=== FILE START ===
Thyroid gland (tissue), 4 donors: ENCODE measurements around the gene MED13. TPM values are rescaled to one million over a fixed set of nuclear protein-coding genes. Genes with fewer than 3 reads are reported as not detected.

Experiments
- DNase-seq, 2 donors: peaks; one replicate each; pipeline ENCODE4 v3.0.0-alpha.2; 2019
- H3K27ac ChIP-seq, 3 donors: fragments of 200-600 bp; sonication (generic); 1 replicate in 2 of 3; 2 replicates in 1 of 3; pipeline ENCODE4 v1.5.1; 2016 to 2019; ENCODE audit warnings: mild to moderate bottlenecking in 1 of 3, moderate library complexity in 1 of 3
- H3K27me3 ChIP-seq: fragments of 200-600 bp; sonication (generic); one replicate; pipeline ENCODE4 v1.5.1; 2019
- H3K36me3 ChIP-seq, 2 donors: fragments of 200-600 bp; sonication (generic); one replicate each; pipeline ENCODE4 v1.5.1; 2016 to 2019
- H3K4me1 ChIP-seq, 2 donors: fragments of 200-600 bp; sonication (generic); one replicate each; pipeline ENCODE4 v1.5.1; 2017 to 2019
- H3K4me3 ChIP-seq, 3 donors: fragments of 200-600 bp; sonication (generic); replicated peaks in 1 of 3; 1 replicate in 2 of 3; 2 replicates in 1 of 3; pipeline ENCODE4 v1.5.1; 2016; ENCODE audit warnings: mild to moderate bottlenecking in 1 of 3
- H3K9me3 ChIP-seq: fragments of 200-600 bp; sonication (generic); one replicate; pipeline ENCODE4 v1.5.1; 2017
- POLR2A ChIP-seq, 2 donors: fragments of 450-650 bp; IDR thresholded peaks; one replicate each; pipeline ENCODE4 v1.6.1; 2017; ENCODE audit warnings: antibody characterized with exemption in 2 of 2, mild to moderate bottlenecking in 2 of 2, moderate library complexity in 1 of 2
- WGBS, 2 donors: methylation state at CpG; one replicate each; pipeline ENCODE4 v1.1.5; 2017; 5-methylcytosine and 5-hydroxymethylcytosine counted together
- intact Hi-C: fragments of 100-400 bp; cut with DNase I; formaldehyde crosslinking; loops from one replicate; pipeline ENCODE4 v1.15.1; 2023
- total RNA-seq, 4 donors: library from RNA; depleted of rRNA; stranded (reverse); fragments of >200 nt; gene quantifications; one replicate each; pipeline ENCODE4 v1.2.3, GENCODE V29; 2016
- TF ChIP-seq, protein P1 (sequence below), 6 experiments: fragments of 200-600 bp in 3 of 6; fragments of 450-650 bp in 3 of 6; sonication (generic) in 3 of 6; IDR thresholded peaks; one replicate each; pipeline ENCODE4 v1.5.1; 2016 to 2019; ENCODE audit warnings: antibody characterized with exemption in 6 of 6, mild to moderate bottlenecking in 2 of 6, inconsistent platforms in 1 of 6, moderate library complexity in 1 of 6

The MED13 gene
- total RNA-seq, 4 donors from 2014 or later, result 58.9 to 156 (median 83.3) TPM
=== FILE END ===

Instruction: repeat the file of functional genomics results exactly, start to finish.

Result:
Thyroid gland (tissue), 4 donors: ENCODE measurements around the gene MED13. TPM values are rescaled to one million over a fixed set of nuclear protein-coding genes. Genes with fewer than 3 reads are reported as not detected.

Experiments
- DNase-seq, 2 donors: peaks; one replicate each; pipeline ENCODE4 v3.0.0-alpha.2; 2019
- H3K27ac ChIP-seq, 3 donors: fragments of 200-600 bp; sonication (generic); 1 replicate in 2 of 3; 2 replicates in 1 of 3; pipeline ENCODE4 v1.5.1; 2016 to 2019; ENCODE audit warnings: mild to moderate bottlenecking in 1 of 3, moderate library complexity in 1 of 3
- H3K27me3 ChIP-seq: fragments of 200-600 bp; sonication (generic); one replicate; pipeline ENCODE4 v1.5.1; 2019
- H3K36me3 ChIP-seq, 2 donors: fragments of 200-600 bp; sonication (generic); one replicate each; pipeline ENCODE4 v1.5.1; 2016 to 2019
- H3K4me1 ChIP-seq, 2 donors: fragments of 200-600 bp; sonication (generic); one replicate each; pipeline ENCODE4 v1.5.1; 2017 to 2019
- H3K4me3 ChIP-seq, 3 donors: fragments of 200-600 bp; sonication (generic); replicated peaks in 1 of 3; 1 replicate in 2 of 3; 2 replicates in 1 of 3; pipeline ENCODE4 v1.5.1; 2016; ENCODE audit warnings: mild to moderate bottlenecking in 1 of 3
- H3K9me3 ChIP-seq: fragments of 200-600 bp; sonication (generic); one replicate; pipeline ENCODE4 v1.5.1; 2017
- POLR2A ChIP-seq, 2 donors: fragments of 450-650 bp; IDR thresholded peaks; one replicate each; pipeline ENCODE4 v1.6.1; 2017; ENCODE audit warnings: antibody characterized with exemption in 2 of 2, mild to moderate bottlenecking in 2 of 2, moderate library complexity in 1 of 2
- WGBS, 2 donors: methylation state at CpG; one replicate each; pipeline ENCODE4 v1.1.5; 2017; 5-methylcytosine and 5-hydroxymethylcytosine counted together
- intact Hi-C: fragments of 100-400 bp; cut with DNase I; formaldehyde crosslinking; loops from one replicate; pipeline ENCODE4 v1.15.1; 2023
- total RNA-seq, 4 donors: library from RNA; depleted of rRNA; stranded (reverse); fragments of >200 nt; gene quantifications; one replicate each; pipeline ENCODE4 v1.2.3, GENCODE V29; 2016
- TF ChIP-seq, protein P1 (sequence below), 6 experiments: fragments of 200-600 bp in 3 of 6; fragments of 450-650 bp in 3 of 6; sonication (generic) in 3 of 6; IDR thresholded peaks; one replicate each; pipeline ENCODE4 v1.5.1; 2016 to 2019; ENCODE audit warnings: antibody characterized with exemption in 6 of 6, mild to moderate bottlenecking in 2 of 6, inconsistent platforms in 1 of 6, moderate library complexity in 1 of 6

The MED13 gene
- total RNA-seq, 4 donors from 2014 or later, result 58.9 to 156 (median 83.3) TPM